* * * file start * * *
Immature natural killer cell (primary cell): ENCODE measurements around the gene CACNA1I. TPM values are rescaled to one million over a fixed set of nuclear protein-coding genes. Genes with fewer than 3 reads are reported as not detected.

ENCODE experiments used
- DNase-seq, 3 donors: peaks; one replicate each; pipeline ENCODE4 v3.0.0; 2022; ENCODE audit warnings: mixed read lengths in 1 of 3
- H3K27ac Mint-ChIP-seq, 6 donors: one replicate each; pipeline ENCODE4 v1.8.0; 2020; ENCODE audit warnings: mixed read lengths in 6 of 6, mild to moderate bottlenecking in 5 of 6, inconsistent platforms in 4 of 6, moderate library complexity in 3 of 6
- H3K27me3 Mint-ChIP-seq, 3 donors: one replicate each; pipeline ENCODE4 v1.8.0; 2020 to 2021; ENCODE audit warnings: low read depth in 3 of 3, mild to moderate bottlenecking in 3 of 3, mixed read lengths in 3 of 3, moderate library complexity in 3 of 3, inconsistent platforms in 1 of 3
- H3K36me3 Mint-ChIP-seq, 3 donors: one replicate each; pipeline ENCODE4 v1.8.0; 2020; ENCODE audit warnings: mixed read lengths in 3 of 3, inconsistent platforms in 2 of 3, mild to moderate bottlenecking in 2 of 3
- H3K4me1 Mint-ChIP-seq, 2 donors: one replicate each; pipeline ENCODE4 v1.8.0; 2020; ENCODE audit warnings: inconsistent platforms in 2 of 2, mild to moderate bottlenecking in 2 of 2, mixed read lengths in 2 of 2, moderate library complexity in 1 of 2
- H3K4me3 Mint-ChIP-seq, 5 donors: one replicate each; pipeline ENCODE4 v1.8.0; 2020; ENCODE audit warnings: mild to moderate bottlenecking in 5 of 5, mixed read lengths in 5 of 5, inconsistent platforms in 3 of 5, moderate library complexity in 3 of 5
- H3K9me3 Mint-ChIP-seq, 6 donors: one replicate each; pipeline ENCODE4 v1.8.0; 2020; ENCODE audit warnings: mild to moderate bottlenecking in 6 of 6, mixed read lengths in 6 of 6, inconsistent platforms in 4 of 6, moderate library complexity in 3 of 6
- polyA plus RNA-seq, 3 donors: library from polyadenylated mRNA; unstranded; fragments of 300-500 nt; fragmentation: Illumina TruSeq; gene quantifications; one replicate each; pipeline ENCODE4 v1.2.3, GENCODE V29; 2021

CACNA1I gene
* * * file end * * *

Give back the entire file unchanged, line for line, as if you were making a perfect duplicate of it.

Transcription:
Immature natural killer cell (primary cell): ENCODE measurements around the gene CACNA1I. TPM values are rescaled to one million over a fixed set of nuclear protein-coding genes. Genes with fewer than 3 reads are reported as not detected.

ENCODE experiments used
- DNase-seq, 3 donors: peaks; one replicate each; pipeline ENCODE4 v3.0.0; 2022; ENCODE audit warnings: mixed read lengths in 1 of 3
- H3K27ac Mint-ChIP-seq, 6 donors: one replicate each; pipeline ENCODE4 v1.8.0; 2020; ENCODE audit warnings: mixed read lengths in 6 of 6, mild to moderate bottlenecking in 5 of 6, inconsistent platforms in 4 of 6, moderate library complexity in 3 of 6
- H3K27me3 Mint-ChIP-seq, 3 donors: one replicate each; pipeline ENCODE4 v1.8.0; 2020 to 2021; ENCODE audit warnings: low read depth in 3 of 3, mild to moderate bottlenecking in 3 of 3, mixed read lengths in 3 of 3, moderate library complexity in 3 of 3, inconsistent platforms in 1 of 3
- H3K36me3 Mint-ChIP-seq, 3 donors: one replicate each; pipeline ENCODE4 v1.8.0; 2020; ENCODE audit warnings: mixed read lengths in 3 of 3, inconsistent platforms in 2 of 3, mild to moderate bottlenecking in 2 of 3
- H3K4me1 Mint-ChIP-seq, 2 donors: one replicate each; pipeline ENCODE4 v1.8.0; 2020; ENCODE audit warnings: inconsistent platforms in 2 of 2, mild to moderate bottlenecking in 2 of 2, mixed read lengths in 2 of 2, moderate library complexity in 1 of 2
- H3K4me3 Mint-ChIP-seq, 5 donors: one replicate each; pipeline ENCODE4 v1.8.0; 2020; ENCODE audit warnings: mild to moderate bottlenecking in 5 of 5, mixed read lengths in 5 of 5, inconsistent platforms in 3 of 5, moderate library complexity in 3 of 5
- H3K9me3 Mint-ChIP-seq, 6 donors: one replicate each; pipeline ENCODE4 v1.8.0; 2020; ENCODE audit warnings: mild to moderate bottlenecking in 6 of 6, mixed read lengths in 6 of 6, inconsistent platforms in 4 of 6, moderate library complexity in 3 of 6
- polyA plus RNA-seq, 3 donors: library from polyadenylated mRNA; unstranded; fragments of 300-500 nt; fragmentation: Illumina TruSeq; gene quantifications; one replicate each; pipeline ENCODE4 v1.2.3, GENCODE V29; 2021

CACNA1I gene